Knowledge of the ocean depends on accurate, rich, available and integrated ocean data. Canada has strong regional and federal ocean observing programs, but is one of the few developed coastal nations in the world that has yet to establish a national integrated ocean observing system.

The Council of Canadian Academy's 2013 report on the state of ocean science in Canada noted that, "Canada has several world-class systems for ocean observation and monitoring; however challenges exist in achieving geographical coverage and integration of data management." It is important that Canada's ocean data is leveraged and integrated to best support scientific excellence, foster collaboration and inform stakeholders.

Recognizing the importance and complexity of ocean data management, the Marine Environmental Observation Prediction and Response (MEOPAR) Network supported a Community of Practice established by key stakeholders, and convened an Ocean Data Management Expert Forum connecting experts from across Canada with international experts.

Over fifty participants from government, academia and industry attended the Expert Forum to offer their perspectives and share best practices. Their vision for ocean data management in Canada includes an integrated platform that allows Canadians to benefit from the exemplary science and ocean observation already taking place throughout the country. This vision is captured in the Expert Forum workshop report Towards a Unified Vision for Ocean Data Management in Canada: Results of an Expert Forum.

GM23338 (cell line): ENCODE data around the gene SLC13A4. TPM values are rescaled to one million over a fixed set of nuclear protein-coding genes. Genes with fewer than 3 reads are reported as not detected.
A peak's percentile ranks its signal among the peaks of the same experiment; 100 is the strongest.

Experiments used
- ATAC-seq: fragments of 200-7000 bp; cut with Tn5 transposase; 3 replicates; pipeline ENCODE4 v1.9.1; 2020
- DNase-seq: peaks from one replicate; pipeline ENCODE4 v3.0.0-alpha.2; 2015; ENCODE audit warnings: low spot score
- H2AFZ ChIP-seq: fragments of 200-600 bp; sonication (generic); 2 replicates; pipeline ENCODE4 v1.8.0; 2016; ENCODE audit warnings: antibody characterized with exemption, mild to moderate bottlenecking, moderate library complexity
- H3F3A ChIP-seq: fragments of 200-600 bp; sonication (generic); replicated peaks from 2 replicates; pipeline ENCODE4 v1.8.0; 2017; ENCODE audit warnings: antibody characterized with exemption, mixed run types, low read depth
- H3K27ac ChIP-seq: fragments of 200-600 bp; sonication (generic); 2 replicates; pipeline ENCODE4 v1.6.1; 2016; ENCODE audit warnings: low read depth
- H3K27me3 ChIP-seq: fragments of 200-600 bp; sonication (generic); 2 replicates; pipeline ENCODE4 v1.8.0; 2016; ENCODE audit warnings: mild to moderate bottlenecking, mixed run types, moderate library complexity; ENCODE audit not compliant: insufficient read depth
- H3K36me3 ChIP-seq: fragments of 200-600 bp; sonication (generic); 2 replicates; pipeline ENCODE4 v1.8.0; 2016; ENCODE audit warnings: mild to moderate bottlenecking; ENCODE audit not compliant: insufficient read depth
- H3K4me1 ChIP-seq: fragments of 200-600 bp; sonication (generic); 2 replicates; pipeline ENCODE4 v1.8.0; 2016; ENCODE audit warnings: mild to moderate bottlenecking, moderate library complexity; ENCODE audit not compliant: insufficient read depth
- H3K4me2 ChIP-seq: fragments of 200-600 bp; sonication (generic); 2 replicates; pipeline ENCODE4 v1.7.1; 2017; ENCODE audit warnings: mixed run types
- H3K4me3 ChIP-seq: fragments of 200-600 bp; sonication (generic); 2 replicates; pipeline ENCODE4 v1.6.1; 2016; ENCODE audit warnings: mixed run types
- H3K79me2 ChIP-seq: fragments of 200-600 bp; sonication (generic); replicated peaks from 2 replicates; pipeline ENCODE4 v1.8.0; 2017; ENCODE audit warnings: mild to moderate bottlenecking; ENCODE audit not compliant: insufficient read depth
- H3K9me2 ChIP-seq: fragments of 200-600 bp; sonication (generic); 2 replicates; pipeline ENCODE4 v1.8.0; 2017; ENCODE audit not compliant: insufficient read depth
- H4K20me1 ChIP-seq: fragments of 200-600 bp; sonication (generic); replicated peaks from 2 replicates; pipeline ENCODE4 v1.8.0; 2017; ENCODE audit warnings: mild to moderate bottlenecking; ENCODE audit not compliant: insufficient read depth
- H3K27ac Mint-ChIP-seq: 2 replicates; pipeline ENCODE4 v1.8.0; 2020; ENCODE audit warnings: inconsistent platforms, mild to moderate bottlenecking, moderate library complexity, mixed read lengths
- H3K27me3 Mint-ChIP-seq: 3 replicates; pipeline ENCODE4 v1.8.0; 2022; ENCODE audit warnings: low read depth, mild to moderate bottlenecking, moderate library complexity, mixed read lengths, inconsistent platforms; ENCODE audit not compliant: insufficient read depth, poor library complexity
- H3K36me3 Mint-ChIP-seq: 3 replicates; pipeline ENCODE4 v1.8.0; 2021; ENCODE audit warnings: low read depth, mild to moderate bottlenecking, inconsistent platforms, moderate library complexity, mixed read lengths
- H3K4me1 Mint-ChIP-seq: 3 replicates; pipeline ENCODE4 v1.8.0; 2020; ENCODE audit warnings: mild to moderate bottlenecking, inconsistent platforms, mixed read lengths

The report seeks to contribute to a national dialogue about the future integration of ocean data management in Canada and can be used as a tool for policy-makers.

Following expert presentations, attendees of the Expert Forum participated in facilitated breakout and group discussions around two broad themes: "what do we envision" for the future of ocean observation data in Canada, and "what are we willing to commit" to achieve this vision. The key findings include:

• Canada has strong, regionally based infrastructure for ocean data collection on all three coasts, including the Gulf of St. Lawrence.

• Sufficient resources, innovative technical solutions, a continued willingness to collaborate, and sensible organization and governance decisions will pave the road to a national ocean data infrastructure.

• Progress on a national integrated ocean observing system will rely on an extensive engagement process, including input from the Community of Practice and relevant stakeholder groups.

• It is recommended that the future system should:
◦ Build on existing strengths
◦ Be sustainable, with modern IT solutions, stable funding and a clear policy framework
◦ Benefit a wide variety of stakeholders
◦ Be interoperable, federated, and connect with other national infrastructure (e.g. spatial data platform, research data management)
◦ Encourage open data sharing and adopt openness as a core design principle

The workshop report is available for download in English and French.

Corporate Headquarters

Ocean News & Technology
is a publication of TSC Strategic

8502 SW Kansas Ave
Stuart, FL 34997

Go to top